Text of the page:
Lockwood wrote "Six-Legged Soldiers: Using Insects as Weapons of War," about the U.S. military's biological warfare experiments with ticks, flies, and fleas. It turns out the Army did conduct research into whether ticks could be used to spread tularemia, relapsing fever, and Colorado fever during the Cold War.
Despite these experiments, Lockwood said he is "profoundly dubious" that the U.S. military looked into using ticks to transmit Lyme disease.
Ticks are not the best vector to spread bioweapons because they do not go very far and Lyme disease is a slow-acting pathogen, Lockwood told Task & Purpose. Other tick-borne diseases are far worse to humans.
"Weaponizing Lyme disease with a tick vector just doesn't add up to make a whole lot of sense," Lockwood said. "On the other hand – quite frankly – U.S. military weapons development hasn't always made a whole lot of sense."
UPDATE: This story was updated on Aug. 9 to more clearly reflect Kris Newby's comments.
WASHINGTON, D.C. — The Department of Defense has released some information on its revamped approach to vetting and security concerns for foreign military students in the United States.
Some initial information came Friday, a few days before Secretary of Defense Mark Esper's visit to Naval Air Station Pensacola to discuss new vetting and security procedures with installation leadership.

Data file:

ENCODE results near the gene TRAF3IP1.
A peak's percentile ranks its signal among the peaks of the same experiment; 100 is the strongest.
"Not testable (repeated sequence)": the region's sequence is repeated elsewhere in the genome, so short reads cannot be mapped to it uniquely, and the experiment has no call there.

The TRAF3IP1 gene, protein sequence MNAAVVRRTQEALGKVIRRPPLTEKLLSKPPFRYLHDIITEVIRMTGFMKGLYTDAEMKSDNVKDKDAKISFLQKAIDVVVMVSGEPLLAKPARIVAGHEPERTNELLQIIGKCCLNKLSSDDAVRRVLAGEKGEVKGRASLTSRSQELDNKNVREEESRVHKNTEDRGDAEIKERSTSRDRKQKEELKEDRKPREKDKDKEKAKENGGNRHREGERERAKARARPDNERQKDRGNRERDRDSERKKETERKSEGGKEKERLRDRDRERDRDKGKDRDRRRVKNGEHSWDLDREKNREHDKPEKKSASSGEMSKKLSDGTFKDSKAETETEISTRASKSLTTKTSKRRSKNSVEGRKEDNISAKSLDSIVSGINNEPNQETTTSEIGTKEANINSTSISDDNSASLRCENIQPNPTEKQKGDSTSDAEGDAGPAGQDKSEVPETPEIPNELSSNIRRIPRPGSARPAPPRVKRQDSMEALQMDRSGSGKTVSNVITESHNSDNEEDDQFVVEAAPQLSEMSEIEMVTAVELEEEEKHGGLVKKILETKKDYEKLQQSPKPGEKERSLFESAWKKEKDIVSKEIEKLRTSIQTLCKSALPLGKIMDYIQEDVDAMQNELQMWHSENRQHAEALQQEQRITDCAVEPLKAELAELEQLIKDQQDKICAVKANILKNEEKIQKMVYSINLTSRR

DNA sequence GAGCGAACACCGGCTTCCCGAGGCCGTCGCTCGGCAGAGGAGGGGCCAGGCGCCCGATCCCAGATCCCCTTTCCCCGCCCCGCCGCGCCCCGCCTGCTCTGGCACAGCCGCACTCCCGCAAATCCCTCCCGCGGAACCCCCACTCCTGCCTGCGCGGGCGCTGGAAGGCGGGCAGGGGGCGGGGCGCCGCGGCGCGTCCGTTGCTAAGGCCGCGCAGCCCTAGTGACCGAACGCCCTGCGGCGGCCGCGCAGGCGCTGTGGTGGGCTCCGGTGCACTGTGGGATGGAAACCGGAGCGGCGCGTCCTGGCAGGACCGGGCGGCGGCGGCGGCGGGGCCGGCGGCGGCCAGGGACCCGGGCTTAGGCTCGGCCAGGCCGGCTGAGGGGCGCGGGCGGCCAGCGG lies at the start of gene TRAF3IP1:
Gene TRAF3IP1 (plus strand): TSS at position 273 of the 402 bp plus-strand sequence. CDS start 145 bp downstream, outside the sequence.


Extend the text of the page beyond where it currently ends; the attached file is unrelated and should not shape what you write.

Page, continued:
The DoD began its review of those procedures following the Dec. 6 shooting at NAS Pensacola that left three people dead and eight others injured. The gunman, 21-year-old Saudi lieutenant Mohammed Saeed Alshamrani, a flight student, was fatally shot by an Escambia County sheriff's deputy.
In a Galaxy — err, I mean, on a military base far, far away, soldiers are standing in solidarity with galactic freedom fighters.
Sitting at the top of an Army press release from March 2019, regarding the East Africa Response Force's deployment to Gabon, the photo seems, at first glance, just like any other: Soldiers on the move.
But if you look closer at the top right, you'll find something spectacular: A Rebel Alliance flag.
Three sailors from the aircraft carrier USS Dwight D. Eisenhower have been charged in connection with the Dec. 17 brawl at a holiday party in Norfolk, Virginia, that was caught on video.
DUBAI (Reuters) - An Iranian lawmaker offered a $3 million reward to anyone who killed U.S. President Donald Trump and said Iran could avoid threats if it had nuclear arms, ISNA news agency reported on Tuesday amid Tehran's latest standoff with Washington.
U.S. disarmament ambassador Robert Wood dismissed the reward as "ridiculous", telling reporters in Geneva it showed the "terrorist underpinnings" of Iran's establishment.
DAVOS, Switzerland (Reuters) - Swiss officials foiled an apparent spying operation by Russians posing as plumbers in Davos, site of the World Economic Forum's annual meeting, a newspaper reported on Tuesday, but police did not confirm key details of the account.
The report in the Tages-Anzeiger newspaper said the two Russians were checked by Swiss police in August last year in the ski resort, which is hosting the WEF gathering of the global business and political elite this week. The pair presented diplomatic passports and left the country, the paper said.